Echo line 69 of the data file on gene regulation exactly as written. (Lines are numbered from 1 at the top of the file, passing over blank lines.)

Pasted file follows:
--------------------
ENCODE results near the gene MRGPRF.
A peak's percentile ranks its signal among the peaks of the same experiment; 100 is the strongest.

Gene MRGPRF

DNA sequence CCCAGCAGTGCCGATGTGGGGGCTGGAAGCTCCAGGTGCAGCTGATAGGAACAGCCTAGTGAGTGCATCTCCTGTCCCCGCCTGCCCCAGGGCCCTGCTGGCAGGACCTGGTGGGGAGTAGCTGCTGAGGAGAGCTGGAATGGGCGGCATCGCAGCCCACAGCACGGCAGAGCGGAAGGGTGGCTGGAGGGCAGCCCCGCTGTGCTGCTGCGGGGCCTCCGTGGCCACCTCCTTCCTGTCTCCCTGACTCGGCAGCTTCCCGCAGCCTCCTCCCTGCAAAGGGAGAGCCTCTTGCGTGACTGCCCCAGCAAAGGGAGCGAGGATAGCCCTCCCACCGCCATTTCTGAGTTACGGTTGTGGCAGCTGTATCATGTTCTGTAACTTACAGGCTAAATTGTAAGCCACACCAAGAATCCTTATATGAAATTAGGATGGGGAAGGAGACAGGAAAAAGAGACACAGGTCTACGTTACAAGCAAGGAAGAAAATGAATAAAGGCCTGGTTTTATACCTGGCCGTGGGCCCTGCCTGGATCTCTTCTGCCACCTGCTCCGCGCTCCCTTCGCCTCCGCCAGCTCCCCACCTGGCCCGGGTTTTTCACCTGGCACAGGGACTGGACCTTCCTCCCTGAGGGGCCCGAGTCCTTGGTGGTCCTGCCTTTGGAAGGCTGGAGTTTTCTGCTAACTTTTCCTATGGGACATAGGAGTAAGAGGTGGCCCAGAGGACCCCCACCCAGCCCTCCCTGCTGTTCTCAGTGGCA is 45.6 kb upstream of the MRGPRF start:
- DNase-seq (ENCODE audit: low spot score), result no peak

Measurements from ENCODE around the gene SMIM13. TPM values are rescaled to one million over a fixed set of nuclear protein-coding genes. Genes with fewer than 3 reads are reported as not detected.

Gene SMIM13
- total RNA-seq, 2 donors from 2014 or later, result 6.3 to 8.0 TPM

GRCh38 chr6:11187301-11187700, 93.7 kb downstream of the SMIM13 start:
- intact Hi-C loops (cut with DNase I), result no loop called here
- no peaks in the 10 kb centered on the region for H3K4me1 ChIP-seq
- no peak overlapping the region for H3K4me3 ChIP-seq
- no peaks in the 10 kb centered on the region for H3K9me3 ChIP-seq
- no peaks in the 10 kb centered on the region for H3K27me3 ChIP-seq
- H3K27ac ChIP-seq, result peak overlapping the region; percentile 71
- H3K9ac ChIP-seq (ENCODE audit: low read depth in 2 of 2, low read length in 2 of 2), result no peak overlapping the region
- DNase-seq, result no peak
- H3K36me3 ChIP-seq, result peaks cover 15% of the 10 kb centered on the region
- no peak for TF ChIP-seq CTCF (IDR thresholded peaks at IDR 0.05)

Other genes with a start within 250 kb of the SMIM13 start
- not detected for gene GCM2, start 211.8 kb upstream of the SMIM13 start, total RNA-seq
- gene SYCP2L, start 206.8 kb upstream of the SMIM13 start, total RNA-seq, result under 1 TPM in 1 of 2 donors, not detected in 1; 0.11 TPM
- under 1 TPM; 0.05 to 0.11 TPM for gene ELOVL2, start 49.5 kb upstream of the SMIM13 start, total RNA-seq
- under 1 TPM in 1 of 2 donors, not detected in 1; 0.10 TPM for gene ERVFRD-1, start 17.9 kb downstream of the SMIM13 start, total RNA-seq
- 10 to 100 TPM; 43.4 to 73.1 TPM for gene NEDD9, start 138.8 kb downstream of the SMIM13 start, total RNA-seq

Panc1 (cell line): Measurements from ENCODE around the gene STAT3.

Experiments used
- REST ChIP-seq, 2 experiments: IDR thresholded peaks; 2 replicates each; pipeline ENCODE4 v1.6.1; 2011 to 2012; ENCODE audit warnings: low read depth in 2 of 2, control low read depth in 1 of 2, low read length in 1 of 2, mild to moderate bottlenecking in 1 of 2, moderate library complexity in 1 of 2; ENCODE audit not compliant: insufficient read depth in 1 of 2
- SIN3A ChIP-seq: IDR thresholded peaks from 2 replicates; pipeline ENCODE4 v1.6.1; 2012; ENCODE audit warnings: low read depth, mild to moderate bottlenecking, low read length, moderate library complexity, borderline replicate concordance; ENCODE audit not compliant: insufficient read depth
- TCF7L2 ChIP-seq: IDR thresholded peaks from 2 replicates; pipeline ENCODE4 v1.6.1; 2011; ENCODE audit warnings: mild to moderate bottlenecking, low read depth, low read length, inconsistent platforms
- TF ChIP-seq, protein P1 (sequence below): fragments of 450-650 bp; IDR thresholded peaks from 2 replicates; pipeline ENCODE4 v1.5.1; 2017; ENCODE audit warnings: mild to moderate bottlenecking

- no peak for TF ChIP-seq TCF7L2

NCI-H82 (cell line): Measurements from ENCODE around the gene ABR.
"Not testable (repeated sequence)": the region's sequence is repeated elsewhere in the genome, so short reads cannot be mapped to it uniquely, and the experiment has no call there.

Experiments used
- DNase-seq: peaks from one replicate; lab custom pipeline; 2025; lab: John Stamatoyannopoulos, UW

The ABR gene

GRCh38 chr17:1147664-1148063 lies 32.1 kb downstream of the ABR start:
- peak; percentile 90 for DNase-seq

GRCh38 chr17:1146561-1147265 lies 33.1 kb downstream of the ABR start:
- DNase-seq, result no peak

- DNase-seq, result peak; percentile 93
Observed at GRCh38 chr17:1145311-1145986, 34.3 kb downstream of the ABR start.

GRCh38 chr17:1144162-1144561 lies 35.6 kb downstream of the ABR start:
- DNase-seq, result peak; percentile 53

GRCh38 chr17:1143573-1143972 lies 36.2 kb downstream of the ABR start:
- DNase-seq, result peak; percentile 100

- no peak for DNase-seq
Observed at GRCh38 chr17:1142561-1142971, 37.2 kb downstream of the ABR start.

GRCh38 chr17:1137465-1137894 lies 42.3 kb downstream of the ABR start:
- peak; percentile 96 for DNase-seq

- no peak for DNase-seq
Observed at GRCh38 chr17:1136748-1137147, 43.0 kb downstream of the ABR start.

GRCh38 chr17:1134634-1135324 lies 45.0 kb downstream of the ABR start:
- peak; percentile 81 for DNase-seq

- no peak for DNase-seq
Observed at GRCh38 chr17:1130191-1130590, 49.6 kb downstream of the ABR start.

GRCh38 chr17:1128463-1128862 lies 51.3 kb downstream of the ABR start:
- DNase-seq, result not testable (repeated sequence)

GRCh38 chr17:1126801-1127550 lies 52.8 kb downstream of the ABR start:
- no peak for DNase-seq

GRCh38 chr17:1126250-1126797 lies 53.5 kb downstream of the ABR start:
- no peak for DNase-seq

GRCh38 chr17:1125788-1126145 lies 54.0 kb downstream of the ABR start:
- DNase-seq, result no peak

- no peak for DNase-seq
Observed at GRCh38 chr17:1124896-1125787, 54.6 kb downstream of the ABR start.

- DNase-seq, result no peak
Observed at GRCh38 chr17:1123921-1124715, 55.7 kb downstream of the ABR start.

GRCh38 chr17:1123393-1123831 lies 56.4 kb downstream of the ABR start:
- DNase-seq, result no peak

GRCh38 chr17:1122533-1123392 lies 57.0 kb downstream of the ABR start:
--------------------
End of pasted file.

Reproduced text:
Observed at GRCh38 chr17:1123921-1124715, 55.7 kb downstream of the ABR start.